A Broad View About Youth Relationships
Do you know the rough truth about young adult relationships? It’s a fact that the dominant number of youngsters nowadays feel confused and uncertain about an actual, lasting relationship. This makes many people think of a downtrend in the youth’s values and belief in a bright life. However, it will be fair if we view about a generation’s attitude with regard of its roots, the social economic changes.
Some individuals say that it is so difficult that they have become ambivalent about relationships. Others say that singlehood may be the way to go. Yet the majority of young adults expect that a partner will appear in their lives at about age thirty–when they are ready for it. Until then, the world “commitment” is often not in their vocabulary.
These modern love behaviors really have little to do with a generational change in values. Rather, they reflect the social-economic revolution that is going on worldwide. In that context, young adult behaviors are understandable. But you have to get out and talk to a lot of young adults to fully appreciate what is going on.
In interviews across the U.S., young adults told me that there were seven things that made romantic relationships difficult and confusing for them:
Society is Changing. Things are evolving so fast that the guidelines for romance that you saw in operation when you grew up do not work very well when you reach adulthood.
Adult Statuses are Hard to Obtain. In today’s economy, making money and getting the full responsibilities of adulthood do not come easy. That is why individuals cannot commit to a relationship in the same time frame that their parents did.
Female Economic Liberation. Young women often seek economic liberation rather than a husband. These young women are simply not willing to settle for a man who does not meet their expectations.
Changing Demographics. There is a large segment of the population that is single. This makes it seem like there is some sort of liberating power in singlehood. Many young adults give this as a reason to put off serious relationships and marriage.
Self Fulfillment. Seeking self-fulfillment stands in competition with serious long-term relationships. Young adults want to get out and discover the world and how they fit in it before they think about settling down.
Lack of Male Role Models. Young men are not all that sure of what role they are supposed to play in today’s relationship environment. They face changing expectations from their friends, families, and female partners. Some say their fathers live in a different world and cannot offer much in the way of targeted emotional support. In response to this situation, many young adult men move cautiously when starting serious, long-term relationships.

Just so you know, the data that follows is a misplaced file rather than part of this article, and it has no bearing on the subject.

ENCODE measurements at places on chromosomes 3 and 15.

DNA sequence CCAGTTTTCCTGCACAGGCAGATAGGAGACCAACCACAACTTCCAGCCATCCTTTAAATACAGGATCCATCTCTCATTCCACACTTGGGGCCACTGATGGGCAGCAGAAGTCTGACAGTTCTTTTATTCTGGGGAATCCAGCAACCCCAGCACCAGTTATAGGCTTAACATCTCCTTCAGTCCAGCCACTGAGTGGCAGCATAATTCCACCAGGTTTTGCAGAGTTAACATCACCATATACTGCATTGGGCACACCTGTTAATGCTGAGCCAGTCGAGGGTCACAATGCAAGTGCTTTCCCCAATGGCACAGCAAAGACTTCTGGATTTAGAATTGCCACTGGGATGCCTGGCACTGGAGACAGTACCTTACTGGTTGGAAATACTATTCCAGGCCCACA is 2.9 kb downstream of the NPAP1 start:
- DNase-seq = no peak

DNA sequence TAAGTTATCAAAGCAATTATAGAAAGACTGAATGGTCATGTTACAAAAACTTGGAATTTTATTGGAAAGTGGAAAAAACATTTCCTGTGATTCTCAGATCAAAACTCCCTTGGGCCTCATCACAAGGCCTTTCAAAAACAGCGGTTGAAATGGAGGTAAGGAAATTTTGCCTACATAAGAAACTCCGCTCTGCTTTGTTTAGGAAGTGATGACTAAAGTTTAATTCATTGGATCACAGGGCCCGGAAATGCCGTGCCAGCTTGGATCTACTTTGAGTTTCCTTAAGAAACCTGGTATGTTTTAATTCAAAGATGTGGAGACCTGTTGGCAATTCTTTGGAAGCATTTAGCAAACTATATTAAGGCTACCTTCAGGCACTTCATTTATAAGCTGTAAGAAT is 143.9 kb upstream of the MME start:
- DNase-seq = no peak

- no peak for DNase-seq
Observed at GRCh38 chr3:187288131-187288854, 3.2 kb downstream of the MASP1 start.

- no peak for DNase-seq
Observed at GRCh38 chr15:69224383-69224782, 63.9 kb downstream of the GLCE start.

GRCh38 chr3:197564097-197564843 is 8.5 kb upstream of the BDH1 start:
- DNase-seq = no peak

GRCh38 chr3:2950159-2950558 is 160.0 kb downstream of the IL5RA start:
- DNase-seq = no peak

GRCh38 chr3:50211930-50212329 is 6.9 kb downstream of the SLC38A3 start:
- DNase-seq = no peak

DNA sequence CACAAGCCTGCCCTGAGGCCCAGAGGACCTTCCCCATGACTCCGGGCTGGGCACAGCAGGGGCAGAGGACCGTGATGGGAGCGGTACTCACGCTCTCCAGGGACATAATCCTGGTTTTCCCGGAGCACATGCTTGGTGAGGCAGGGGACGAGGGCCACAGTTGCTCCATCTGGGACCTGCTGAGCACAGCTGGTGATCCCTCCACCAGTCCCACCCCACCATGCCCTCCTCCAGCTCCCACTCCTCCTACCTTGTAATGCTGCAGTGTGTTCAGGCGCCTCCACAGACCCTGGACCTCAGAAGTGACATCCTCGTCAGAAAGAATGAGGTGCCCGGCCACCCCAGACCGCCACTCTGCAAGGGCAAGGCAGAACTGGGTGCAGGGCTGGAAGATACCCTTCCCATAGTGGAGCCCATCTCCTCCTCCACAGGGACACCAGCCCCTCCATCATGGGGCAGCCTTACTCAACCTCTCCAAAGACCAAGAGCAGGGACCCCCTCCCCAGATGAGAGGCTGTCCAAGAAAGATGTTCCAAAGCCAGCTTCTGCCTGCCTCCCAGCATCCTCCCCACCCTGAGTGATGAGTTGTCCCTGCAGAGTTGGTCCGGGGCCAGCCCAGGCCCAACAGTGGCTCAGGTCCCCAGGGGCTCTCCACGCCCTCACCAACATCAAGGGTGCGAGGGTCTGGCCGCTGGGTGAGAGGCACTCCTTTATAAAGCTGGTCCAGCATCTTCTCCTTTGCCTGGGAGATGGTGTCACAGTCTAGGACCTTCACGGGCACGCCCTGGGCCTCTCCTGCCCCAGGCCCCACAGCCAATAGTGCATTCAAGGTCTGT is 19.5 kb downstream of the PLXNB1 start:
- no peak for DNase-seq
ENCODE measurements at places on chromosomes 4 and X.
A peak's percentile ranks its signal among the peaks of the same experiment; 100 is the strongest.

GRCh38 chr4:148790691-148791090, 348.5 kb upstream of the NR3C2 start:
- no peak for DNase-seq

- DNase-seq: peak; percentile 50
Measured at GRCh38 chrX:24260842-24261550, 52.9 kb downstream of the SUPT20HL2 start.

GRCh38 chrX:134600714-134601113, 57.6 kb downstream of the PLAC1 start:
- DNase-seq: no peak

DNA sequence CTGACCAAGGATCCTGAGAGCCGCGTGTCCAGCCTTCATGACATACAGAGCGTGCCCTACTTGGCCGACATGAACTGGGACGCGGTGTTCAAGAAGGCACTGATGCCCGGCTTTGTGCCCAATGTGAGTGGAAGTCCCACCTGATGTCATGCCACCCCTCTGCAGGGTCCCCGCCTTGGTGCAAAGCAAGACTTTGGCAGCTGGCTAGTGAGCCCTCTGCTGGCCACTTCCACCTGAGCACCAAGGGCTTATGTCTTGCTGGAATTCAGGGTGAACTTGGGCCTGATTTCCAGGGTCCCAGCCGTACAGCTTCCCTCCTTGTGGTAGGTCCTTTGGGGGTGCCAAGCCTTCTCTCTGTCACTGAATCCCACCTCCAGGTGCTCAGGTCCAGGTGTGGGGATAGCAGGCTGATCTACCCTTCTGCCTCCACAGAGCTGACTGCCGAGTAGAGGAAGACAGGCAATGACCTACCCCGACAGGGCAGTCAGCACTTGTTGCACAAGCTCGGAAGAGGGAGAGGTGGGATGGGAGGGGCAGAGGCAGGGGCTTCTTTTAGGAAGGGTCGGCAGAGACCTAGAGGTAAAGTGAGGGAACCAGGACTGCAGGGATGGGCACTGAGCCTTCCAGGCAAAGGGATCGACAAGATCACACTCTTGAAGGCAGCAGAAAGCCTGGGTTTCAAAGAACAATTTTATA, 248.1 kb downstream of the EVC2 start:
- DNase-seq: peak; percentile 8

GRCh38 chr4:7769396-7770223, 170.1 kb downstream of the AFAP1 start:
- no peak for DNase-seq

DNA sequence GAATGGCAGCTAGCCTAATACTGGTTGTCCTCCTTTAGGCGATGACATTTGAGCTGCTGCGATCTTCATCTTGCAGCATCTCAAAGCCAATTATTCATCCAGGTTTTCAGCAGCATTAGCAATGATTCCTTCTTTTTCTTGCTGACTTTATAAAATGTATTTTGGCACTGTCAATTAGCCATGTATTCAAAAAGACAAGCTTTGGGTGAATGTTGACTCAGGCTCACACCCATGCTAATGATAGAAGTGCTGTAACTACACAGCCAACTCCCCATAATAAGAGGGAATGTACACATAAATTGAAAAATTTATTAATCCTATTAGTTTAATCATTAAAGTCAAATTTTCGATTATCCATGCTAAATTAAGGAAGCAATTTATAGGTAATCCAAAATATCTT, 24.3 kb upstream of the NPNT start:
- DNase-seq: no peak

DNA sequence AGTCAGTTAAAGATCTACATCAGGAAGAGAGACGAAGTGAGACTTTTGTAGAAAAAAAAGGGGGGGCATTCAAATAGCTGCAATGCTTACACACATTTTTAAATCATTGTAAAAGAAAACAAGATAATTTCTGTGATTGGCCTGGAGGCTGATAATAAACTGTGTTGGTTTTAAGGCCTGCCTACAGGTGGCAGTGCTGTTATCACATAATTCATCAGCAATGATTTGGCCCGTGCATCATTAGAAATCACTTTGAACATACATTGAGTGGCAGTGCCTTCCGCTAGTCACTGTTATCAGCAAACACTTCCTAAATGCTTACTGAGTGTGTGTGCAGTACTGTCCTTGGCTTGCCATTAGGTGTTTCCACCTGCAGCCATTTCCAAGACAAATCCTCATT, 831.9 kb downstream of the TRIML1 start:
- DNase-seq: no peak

Mobilization of Relationships. In the modern world, people are on the go and so are their relationships. Both partners move at the same time while texting or calling on their cells. This takes place in the context of a digital, online social world. At the confluence of all this activity, friends often act as coaches in each-other’s relationships and group activities often replaces dating. This new cultural reality has put the brakes on the rush to marry someone who is not your friend and whom you do not really know.
When taken together, these issues make it difficult for young men and women to have serious long-term relationships. Yet they do not report feeling defeated or remorseful. Rather, they see opportunity. A majority of men and women say they are working on improving their intimate communication skills and earnest self-assertion. They have to work hard at communicating because they never know what to expect next in today’s constantly-changing world.
As we look at the future of modern love, nobody really knows what lies ahead for young adult relationships. Society will continue to change and so will their behaviors. That will be okay for those young adults who keep an open mind and strive to learn new communication skills. When individuals do these things, their relationships will be as meaningful and exciting as they care to make them.
Psychologist Dr. Billy Lee Kidd is a senior researcher at the Romantic Relationship Institute, LLC. He is also a relationship coach and has fifteen years experience as a psychotherapist.
For information about Dr. Kidd’s book, Low Stress Romance, go to http://LowStressRomance.com
For more information about twenty-first-century romantic relationships, visit Dr. Kidd’s blog at http://BlameBilly.com
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